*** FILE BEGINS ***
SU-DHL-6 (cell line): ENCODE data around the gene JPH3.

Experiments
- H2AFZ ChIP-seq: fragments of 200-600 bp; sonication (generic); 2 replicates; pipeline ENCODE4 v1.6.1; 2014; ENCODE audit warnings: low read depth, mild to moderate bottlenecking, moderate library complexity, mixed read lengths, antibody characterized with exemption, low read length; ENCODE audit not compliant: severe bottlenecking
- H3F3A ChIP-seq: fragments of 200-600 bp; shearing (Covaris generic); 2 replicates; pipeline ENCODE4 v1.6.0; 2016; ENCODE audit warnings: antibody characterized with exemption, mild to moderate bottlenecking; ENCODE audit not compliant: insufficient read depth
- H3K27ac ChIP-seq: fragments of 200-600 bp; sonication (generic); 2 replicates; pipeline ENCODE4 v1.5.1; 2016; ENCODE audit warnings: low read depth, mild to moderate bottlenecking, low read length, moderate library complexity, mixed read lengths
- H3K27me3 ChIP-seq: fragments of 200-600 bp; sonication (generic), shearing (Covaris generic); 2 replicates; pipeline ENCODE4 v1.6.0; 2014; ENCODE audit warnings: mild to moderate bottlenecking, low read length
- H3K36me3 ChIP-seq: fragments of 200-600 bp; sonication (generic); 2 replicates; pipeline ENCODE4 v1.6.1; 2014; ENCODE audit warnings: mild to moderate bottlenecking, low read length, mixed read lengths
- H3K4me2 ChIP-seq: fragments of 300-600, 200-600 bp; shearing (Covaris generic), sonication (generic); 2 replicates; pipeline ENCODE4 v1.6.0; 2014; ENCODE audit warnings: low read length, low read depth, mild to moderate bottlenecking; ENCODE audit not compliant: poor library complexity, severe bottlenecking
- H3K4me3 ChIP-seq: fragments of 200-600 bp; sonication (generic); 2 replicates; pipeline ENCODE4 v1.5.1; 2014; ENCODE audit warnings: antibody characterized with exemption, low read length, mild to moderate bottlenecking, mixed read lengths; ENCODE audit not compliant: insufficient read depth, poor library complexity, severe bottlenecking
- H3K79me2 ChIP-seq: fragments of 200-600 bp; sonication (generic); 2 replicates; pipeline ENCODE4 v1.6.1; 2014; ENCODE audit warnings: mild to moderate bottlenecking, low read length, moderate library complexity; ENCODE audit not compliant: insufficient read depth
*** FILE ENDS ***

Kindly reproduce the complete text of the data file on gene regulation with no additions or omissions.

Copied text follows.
SU-DHL-6 (cell line): ENCODE data around the gene JPH3.

Experiments
- H2AFZ ChIP-seq: fragments of 200-600 bp; sonication (generic); 2 replicates; pipeline ENCODE4 v1.6.1; 2014; ENCODE audit warnings: low read depth, mild to moderate bottlenecking, moderate library complexity, mixed read lengths, antibody characterized with exemption, low read length; ENCODE audit not compliant: severe bottlenecking
- H3F3A ChIP-seq: fragments of 200-600 bp; shearing (Covaris generic); 2 replicates; pipeline ENCODE4 v1.6.0; 2016; ENCODE audit warnings: antibody characterized with exemption, mild to moderate bottlenecking; ENCODE audit not compliant: insufficient read depth
- H3K27ac ChIP-seq: fragments of 200-600 bp; sonication (generic); 2 replicates; pipeline ENCODE4 v1.5.1; 2016; ENCODE audit warnings: low read depth, mild to moderate bottlenecking, low read length, moderate library complexity, mixed read lengths
- H3K27me3 ChIP-seq: fragments of 200-600 bp; sonication (generic), shearing (Covaris generic); 2 replicates; pipeline ENCODE4 v1.6.0; 2014; ENCODE audit warnings: mild to moderate bottlenecking, low read length
- H3K36me3 ChIP-seq: fragments of 200-600 bp; sonication (generic); 2 replicates; pipeline ENCODE4 v1.6.1; 2014; ENCODE audit warnings: mild to moderate bottlenecking, low read length, mixed read lengths
- H3K4me2 ChIP-seq: fragments of 300-600, 200-600 bp; shearing (Covaris generic), sonication (generic); 2 replicates; pipeline ENCODE4 v1.6.0; 2014; ENCODE audit warnings: low read length, low read depth, mild to moderate bottlenecking; ENCODE audit not compliant: poor library complexity, severe bottlenecking
- H3K4me3 ChIP-seq: fragments of 200-600 bp; sonication (generic); 2 replicates; pipeline ENCODE4 v1.5.1; 2014; ENCODE audit warnings: antibody characterized with exemption, low read length, mild to moderate bottlenecking, mixed read lengths; ENCODE audit not compliant: insufficient read depth, poor library complexity, severe bottlenecking
- H3K79me2 ChIP-seq: fragments of 200-600 bp; sonication (generic); 2 replicates; pipeline ENCODE4 v1.6.1; 2014; ENCODE audit warnings: mild to moderate bottlenecking, low read length, moderate library complexity; ENCODE audit not compliant: insufficient read depth